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Bafana Bafana for SA government

Haji Mohamed Dawjee

The current administration and the national soccer team are similar in more ways than one. For starters, they both shoot but hardly ever score.

Bafana Bafana lost against Nigeria to fall out of the African Nations Championship. (Duif du Toit, Gallo)

It would not be strange that after being lambasted by Sports and Recreation Minister Fikile Mbalula, the national soccer team could find some unsuspected inspiration and decide to run for government of South Africa. After all, being called a bunch of losers would be all one really needed to edge closer to such a decision. Bafana Bafana's performance is so similar to government's, they probably thought: "Why the hell not?"

To get overpaid and deliver poor performances is something several members of the South African government do really well. In fact, it's a prerequisite in some instances. The less qualified you are, the more money you get paid. It's a badge of honour really. And so it makes sense that the boys in green and gold would transform something that translates poorly on a soccer field into something that works wonders magisterially, for example. And hey, we all know sports stars have their little eccentricities but even those don't have to be closeted for the sake of a seat in government. Oh no, sir. Let's just steal from the example of Mbalula himself, who, I'm sure we all remember most recently visited Robben Island in a costume made of oversized sunglasses, subtle bling and a not so subtle Palestinian scarf.

I don't think any of the current ministers are big on sport though. Not in the "let's wake up early on Saturday morning and go for jog before climbing a mountain and kicking the ball about when we reach the top" kind of way. So actually, playing soccer might be out of the question for our ministers – this shouldn't upset them too much. Hardcore soccer fans will tell you Bafana Bafana do very little of this anyway. Besides, they'll be too busy spending state funds on fast food and travel and convoys. Who knows, Bernard Parker might have a thing for elaborately priced handbags and stilettos too.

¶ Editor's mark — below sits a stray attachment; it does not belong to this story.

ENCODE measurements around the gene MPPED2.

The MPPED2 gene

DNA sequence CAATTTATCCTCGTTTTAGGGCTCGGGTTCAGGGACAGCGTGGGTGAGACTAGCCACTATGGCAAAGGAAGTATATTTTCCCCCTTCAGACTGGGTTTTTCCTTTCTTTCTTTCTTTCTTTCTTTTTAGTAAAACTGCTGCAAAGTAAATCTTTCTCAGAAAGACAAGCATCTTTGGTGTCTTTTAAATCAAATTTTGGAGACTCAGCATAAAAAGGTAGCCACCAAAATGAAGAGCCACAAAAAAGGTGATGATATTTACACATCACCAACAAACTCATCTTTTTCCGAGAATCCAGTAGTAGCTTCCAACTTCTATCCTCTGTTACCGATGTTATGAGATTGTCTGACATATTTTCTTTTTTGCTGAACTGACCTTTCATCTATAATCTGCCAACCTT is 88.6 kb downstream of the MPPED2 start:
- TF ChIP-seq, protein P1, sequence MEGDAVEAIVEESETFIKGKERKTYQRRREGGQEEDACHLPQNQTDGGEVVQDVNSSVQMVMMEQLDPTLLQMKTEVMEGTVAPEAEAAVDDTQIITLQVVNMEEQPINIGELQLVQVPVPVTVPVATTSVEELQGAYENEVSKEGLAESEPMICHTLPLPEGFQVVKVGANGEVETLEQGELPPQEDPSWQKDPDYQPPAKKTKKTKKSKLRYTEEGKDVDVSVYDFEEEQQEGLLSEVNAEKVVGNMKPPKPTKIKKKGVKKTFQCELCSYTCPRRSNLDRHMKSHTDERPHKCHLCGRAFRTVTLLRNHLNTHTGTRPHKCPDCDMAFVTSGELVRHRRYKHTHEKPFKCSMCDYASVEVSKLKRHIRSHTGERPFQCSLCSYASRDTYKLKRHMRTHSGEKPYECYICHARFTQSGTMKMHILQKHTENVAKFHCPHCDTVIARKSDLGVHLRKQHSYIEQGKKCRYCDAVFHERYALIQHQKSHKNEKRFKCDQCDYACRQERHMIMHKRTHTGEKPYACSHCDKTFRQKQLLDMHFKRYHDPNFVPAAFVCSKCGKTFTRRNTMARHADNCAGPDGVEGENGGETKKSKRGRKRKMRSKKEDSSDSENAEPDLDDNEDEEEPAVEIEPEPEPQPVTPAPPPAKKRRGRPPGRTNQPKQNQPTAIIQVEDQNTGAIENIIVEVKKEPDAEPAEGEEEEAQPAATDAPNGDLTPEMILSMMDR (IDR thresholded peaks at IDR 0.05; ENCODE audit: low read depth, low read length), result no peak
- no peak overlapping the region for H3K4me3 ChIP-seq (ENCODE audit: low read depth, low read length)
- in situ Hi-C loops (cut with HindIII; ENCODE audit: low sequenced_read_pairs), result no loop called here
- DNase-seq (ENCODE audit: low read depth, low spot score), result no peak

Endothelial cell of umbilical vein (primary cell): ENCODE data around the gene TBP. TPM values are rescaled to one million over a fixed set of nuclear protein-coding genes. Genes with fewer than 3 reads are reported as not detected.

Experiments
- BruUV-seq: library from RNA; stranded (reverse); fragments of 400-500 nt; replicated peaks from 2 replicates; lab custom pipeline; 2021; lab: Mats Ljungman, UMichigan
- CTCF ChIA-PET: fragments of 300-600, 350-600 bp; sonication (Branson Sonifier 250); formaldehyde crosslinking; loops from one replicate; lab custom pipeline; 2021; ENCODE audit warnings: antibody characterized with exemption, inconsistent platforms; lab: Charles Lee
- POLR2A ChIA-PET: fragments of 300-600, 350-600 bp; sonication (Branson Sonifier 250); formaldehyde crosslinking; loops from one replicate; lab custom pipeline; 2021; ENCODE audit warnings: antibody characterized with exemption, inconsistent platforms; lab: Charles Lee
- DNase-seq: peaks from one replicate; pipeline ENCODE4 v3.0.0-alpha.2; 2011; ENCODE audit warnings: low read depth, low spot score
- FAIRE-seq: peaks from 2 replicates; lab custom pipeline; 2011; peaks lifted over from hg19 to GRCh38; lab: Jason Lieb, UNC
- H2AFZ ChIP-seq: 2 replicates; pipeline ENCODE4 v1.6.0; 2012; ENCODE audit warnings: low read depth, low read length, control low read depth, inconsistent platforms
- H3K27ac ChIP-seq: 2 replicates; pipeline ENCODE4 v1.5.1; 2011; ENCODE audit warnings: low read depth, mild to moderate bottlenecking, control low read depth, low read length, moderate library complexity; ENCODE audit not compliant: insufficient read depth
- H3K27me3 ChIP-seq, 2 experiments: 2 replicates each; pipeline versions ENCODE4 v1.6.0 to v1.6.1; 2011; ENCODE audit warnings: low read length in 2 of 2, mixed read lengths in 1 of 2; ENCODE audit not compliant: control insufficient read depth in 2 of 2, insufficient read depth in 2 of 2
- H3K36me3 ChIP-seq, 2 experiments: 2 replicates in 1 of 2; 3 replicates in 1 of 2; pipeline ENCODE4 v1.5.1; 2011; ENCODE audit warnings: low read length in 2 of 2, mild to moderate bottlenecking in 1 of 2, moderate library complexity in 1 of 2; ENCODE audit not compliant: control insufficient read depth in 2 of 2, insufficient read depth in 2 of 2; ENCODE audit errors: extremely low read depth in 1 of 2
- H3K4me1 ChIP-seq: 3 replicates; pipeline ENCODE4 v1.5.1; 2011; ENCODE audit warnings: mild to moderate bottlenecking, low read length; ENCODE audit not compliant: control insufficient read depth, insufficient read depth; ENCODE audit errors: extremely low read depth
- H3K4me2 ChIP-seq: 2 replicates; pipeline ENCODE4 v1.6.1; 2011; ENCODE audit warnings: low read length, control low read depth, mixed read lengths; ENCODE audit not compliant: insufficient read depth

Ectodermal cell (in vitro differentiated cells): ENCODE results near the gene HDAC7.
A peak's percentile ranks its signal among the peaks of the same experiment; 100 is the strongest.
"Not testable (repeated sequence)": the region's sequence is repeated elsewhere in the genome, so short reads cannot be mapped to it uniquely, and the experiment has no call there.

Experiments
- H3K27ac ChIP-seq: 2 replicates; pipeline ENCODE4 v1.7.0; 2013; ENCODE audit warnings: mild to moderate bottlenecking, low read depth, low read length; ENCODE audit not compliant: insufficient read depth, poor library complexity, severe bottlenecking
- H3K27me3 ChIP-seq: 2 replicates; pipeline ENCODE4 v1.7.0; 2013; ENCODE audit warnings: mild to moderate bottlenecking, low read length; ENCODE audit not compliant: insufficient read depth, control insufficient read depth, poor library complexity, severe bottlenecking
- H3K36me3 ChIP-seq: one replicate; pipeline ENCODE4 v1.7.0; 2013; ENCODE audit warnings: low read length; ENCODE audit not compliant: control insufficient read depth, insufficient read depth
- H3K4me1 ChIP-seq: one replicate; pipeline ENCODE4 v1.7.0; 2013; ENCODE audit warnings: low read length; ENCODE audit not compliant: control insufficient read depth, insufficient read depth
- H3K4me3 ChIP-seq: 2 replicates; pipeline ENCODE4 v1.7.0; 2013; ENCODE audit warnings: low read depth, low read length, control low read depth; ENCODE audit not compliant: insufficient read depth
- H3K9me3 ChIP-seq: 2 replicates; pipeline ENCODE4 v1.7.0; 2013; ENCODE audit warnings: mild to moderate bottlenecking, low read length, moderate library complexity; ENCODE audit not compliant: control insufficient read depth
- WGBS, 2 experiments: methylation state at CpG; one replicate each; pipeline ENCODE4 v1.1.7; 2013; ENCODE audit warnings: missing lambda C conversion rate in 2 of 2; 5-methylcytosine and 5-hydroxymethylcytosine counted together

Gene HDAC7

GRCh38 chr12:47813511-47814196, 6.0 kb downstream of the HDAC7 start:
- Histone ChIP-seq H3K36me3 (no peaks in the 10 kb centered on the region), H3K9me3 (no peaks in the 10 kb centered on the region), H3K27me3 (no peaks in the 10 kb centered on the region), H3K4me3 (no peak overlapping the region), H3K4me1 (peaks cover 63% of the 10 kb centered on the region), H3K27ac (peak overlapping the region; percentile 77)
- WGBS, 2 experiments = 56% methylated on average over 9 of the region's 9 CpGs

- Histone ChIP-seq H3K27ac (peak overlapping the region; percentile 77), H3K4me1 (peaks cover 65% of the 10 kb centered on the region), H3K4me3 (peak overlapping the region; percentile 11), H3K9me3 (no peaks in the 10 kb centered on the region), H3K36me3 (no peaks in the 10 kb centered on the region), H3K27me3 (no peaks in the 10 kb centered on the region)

And so what if they can't kick about a ball anymore? Their fancy foot theatrics will definitely still work in their favour. They just need to learn to apply it a bit differently. For example, instead of showing off their twinkle toes and practising their trick skills, selfishly, in the middle of a match, they will have to learn to dilly-dally in other ways. Service delivery perhaps? Same tactics – different arena. Again, not dissimilar to the current administration's professional version of "pass the buck".

Our government and soccer team have more in common than one would perhaps like to admit – they're both brilliant at shooting and hardly ever scoring. So it should really come as no surprise that Bafana Bafana have thought to take these lemons they've recently been dealt and make wedges, to garnish all the great big, expensive cocktails they'll be drinking once they run the country. 

Besides calling them losers and saying their performance was useless, Mbalula also said he hoped to never wake up to that kind of mediocrity again, and that "we have a crisis of monumental proportions".

Now, I wonder who else feels like that about the government in several municipalities? But hey, if you can't beat them, join them. Right?


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